AMARILLO, Texas (KAMR/KCIT) — Changes are coming for Amarillo Animal Management and Welfare (AAM&W) over the next few months.
The city is moving forward with a few projects at the shelter using funds from Proposition 2, which voters approved during the November 2016 election.
Starting next month, AAM&W will begin the construction on a new quarantine and observation building.
The city council awarded a nearly $1.5 million construction contract to Tri-State General Contractors Group, Inc. on Tuesday.
“It will basically house sick animals. It will give us the ability to quarantine incoming animals or remove animals from the population that need extra care,” said Kathryn Wrubel, AAM&W director. “There also is going to be some bite observation spaces there for animals under rabies quarantine.”
Wrubel said it is much needed as their facilities are outdated for some best practices.
“Ideally, you want to have a separate space where you can put sick animals or observe animals, and also it’ll allow us to upgrade some of the veterinary services that we can do for the animals in our care,” Wrubel added.
Jerry Danforth, the director of facilities and capital projects for the city said the new building will be behind the existing shelter.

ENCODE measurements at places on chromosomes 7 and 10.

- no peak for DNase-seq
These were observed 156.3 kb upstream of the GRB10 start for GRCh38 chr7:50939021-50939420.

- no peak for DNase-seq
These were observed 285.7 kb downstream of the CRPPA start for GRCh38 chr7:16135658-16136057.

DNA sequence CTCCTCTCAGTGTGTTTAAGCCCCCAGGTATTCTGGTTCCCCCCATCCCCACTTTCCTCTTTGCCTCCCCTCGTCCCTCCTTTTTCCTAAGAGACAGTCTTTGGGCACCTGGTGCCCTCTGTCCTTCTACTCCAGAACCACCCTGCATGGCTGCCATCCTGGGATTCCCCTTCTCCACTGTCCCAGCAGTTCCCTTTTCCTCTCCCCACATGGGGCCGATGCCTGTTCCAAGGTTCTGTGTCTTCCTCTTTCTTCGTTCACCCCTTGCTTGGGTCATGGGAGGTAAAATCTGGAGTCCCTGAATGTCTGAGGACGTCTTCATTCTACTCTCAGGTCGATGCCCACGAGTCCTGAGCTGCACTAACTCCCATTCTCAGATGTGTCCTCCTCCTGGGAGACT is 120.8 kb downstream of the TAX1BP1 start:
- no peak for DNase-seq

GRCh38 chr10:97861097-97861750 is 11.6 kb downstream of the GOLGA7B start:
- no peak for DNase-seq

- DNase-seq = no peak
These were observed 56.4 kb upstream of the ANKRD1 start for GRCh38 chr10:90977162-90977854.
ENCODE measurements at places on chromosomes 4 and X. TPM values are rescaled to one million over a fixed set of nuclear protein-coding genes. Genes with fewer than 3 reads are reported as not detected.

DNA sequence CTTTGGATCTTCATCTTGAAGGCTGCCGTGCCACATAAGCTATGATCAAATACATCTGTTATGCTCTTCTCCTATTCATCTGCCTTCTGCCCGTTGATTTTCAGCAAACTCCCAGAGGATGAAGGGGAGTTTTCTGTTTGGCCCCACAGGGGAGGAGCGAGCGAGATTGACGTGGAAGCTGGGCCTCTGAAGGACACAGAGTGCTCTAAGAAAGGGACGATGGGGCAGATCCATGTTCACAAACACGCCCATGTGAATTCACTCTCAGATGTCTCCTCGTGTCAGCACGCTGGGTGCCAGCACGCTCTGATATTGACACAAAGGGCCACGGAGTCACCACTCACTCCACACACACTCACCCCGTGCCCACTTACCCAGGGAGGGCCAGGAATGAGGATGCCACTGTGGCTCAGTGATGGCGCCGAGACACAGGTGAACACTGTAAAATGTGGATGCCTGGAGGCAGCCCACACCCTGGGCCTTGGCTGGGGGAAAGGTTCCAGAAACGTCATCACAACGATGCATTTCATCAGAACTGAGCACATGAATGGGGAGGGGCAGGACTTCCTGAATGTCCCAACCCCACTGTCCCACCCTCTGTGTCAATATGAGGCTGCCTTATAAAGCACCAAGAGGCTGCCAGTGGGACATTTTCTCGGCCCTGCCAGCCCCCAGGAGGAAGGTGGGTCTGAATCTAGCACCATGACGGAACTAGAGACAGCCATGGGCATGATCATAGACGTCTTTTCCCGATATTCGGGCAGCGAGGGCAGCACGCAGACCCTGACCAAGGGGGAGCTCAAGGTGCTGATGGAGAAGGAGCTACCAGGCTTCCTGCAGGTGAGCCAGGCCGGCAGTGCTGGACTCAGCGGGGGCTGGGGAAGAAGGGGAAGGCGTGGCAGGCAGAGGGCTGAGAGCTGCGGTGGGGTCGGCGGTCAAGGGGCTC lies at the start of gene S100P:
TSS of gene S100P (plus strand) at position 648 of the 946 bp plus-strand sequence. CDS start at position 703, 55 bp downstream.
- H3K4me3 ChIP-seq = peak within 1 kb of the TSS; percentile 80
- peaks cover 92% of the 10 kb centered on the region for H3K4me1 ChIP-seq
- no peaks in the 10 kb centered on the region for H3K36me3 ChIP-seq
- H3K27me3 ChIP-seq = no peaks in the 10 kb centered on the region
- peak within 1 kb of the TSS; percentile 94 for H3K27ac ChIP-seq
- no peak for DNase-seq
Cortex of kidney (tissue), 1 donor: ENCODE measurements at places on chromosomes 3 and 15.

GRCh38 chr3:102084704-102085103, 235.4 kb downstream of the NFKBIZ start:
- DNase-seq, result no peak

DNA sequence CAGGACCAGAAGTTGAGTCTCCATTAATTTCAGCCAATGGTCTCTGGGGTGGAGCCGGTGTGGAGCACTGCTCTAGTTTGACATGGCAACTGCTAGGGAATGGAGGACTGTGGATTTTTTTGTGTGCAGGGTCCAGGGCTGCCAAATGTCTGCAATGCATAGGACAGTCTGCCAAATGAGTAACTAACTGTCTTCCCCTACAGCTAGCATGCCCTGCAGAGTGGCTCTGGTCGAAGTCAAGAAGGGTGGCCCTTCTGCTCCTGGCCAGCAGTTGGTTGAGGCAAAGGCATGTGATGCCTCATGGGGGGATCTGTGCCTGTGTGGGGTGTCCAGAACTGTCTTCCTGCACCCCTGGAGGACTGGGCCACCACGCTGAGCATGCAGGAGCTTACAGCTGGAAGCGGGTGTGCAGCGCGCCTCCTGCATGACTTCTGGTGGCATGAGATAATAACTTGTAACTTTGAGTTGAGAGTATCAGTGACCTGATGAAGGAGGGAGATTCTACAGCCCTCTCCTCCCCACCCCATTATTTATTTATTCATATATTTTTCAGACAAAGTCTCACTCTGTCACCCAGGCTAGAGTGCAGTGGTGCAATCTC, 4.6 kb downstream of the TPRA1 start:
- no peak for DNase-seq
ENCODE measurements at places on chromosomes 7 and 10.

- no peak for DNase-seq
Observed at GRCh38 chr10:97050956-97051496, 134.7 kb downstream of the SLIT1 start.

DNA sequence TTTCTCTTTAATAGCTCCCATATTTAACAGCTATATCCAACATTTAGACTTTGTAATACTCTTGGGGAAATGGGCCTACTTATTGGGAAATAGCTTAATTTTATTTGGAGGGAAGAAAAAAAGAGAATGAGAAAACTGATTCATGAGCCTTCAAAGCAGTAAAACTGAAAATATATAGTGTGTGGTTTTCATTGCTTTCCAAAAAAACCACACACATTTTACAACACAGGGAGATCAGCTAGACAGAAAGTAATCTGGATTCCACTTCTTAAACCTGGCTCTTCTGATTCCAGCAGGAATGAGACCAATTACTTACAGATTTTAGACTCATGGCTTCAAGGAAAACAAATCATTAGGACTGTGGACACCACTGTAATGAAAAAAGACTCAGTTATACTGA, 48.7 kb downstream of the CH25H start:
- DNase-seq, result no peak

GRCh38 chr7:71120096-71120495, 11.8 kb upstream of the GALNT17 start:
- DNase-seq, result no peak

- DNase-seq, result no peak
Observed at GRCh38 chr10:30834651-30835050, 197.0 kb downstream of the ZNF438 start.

“We have land back there, so there’s no additional acquisition of land,” Danforth said. “It was land we already owned. We’ll develop it back there so that we can maintain it as a secure site. We don’t want the potential for humans to even carry infections out of there or to be exposed to dangerous animals as well.”
Wrubel said medical treatment for the animals will only improve.
“There’s also some space that we can do some additional veterinary care for the animals there too, as we will be getting a second full-time vet,” Wrubel added.
Danforth said they will start construction the first week in February and finish the last week of August. He said the city took all four of the approved items from proposition two and combined it into one structure to expedite the process and cut costs for the project.
Wrubel said AAM&W is not looking to up its animal capacity. Instead, they are still focused on transporting animals to no-kill shelters where they are more likely to be adopted.
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